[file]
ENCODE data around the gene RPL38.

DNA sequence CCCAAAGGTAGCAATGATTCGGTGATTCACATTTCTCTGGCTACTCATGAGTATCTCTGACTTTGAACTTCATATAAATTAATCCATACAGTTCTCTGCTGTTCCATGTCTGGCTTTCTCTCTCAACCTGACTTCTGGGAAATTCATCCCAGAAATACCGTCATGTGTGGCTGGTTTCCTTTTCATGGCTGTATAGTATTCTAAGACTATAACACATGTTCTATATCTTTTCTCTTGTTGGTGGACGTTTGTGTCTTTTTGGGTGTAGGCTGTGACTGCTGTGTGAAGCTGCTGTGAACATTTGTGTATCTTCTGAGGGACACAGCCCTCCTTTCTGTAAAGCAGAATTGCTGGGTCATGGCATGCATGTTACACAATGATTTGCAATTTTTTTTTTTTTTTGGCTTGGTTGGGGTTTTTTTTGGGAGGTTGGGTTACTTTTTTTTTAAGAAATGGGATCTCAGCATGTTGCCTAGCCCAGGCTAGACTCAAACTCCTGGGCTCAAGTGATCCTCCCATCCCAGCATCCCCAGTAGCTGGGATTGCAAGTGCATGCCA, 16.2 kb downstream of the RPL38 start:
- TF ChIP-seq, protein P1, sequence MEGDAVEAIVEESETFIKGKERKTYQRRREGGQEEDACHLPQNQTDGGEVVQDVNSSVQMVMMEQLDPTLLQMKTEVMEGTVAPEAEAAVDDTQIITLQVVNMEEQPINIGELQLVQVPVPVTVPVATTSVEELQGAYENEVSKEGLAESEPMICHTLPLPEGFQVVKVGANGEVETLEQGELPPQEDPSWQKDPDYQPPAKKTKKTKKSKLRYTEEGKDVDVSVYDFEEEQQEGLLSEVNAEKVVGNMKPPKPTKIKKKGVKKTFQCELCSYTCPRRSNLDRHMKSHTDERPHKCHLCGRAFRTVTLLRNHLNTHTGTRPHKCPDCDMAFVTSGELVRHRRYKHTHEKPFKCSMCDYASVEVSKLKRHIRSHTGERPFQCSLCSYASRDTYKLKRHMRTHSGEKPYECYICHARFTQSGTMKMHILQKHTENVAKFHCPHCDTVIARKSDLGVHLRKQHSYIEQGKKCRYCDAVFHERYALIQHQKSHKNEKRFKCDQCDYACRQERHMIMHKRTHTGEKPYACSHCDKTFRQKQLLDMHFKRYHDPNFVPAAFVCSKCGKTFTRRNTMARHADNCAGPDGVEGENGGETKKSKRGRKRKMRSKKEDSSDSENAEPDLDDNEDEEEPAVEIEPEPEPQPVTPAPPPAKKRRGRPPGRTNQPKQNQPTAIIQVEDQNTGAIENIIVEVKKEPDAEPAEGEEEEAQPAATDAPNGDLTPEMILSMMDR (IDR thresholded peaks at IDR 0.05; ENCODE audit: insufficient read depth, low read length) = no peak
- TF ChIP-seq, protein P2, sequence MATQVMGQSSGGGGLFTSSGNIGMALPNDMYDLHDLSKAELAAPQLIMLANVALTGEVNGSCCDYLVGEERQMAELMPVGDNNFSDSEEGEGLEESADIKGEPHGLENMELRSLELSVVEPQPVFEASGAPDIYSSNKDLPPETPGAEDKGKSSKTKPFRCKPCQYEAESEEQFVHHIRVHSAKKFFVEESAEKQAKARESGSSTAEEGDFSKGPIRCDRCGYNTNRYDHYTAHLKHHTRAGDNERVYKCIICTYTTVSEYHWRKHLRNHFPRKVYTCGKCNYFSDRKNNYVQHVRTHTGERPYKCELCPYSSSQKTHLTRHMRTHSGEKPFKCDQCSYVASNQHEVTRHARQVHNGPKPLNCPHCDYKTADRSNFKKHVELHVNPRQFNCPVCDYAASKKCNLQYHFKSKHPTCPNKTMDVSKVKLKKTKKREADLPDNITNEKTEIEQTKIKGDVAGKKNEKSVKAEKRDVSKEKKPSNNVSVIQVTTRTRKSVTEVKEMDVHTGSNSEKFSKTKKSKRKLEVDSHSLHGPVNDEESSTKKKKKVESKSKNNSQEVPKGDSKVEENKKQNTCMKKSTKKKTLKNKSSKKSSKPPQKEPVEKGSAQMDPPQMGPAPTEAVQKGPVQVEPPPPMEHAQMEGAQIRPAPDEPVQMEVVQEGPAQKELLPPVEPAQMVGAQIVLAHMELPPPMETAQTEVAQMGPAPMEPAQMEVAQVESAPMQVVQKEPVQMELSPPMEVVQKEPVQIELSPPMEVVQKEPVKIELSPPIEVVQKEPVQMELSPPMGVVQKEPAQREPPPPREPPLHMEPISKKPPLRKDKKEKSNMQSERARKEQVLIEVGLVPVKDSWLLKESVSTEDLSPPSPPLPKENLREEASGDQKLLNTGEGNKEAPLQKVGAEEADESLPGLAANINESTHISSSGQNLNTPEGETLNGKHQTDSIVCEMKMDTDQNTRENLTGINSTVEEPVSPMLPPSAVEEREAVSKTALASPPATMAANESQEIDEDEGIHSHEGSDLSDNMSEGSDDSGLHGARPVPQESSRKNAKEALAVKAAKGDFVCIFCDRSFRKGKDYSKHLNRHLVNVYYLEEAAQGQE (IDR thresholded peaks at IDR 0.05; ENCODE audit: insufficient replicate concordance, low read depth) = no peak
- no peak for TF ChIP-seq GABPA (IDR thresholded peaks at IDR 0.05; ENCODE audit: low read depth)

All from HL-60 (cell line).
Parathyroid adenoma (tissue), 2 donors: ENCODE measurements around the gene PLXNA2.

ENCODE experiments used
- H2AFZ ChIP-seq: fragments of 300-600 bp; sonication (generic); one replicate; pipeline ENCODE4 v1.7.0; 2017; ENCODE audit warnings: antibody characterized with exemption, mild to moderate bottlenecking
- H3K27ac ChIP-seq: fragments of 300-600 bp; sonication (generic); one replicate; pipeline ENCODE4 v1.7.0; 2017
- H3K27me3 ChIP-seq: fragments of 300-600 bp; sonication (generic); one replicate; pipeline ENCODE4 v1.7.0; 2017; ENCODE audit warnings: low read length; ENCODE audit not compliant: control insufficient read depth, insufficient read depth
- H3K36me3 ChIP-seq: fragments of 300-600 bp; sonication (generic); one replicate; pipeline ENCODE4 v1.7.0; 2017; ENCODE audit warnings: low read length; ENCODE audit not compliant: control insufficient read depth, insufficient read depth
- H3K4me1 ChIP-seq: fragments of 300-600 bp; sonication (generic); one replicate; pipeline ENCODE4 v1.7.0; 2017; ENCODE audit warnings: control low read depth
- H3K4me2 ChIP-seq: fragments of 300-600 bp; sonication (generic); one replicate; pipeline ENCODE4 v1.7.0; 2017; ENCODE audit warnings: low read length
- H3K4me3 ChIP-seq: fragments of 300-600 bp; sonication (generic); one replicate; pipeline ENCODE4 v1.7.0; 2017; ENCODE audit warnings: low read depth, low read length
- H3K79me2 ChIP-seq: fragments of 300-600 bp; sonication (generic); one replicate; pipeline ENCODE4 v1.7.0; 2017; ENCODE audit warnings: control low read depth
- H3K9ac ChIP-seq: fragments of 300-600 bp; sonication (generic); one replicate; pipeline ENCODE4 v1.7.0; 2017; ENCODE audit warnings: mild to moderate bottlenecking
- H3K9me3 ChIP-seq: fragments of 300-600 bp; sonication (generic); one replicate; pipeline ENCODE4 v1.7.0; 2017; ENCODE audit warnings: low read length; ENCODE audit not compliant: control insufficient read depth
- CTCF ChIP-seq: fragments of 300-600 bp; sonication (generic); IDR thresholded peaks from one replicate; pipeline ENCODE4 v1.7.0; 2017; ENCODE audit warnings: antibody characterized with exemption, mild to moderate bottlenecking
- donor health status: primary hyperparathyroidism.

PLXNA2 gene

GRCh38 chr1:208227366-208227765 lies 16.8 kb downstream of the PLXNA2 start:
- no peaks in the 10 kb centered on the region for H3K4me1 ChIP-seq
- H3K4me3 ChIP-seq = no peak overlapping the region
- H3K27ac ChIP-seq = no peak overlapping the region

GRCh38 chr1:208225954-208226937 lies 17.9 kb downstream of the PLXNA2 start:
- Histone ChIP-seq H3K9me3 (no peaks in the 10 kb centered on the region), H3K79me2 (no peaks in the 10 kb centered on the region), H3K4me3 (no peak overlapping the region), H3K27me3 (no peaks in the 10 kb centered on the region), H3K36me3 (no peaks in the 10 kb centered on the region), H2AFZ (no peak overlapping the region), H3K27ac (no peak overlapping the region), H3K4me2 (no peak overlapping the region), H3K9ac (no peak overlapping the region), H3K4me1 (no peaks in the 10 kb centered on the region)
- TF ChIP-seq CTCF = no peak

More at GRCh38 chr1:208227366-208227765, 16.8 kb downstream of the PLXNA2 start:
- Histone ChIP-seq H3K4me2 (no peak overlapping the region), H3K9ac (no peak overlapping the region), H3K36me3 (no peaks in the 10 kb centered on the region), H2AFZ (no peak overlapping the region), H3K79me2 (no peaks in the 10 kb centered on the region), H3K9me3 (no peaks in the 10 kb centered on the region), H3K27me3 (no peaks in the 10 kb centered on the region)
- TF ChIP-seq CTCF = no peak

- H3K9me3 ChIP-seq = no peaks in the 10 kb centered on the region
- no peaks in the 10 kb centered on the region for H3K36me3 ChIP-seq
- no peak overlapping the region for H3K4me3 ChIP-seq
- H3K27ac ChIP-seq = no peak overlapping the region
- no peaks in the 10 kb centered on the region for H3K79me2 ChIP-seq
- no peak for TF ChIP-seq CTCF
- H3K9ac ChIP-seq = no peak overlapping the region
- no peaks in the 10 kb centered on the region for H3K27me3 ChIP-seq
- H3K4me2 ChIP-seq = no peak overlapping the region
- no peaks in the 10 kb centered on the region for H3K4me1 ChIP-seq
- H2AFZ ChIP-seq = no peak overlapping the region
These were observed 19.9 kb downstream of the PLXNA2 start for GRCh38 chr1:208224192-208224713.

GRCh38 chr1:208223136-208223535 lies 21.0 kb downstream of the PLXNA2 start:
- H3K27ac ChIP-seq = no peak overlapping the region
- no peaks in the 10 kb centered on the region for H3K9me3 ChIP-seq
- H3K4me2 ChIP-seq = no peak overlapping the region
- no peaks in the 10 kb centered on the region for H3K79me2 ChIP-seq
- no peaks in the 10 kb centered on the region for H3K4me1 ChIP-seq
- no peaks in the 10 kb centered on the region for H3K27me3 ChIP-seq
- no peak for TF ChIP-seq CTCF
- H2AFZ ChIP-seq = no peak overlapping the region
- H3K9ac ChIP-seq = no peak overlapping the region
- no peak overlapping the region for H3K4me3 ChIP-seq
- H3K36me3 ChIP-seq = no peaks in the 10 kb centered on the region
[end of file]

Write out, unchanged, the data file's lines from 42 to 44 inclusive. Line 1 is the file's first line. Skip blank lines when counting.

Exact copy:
- H2AFZ ChIP-seq = no peak overlapping the region
These were observed 19.9 kb downstream of the PLXNA2 start for GRCh38 chr1:208224192-208224713.

GRCh38 chr1:208223136-208223535 lies 21.0 kb downstream of the PLXNA2 start: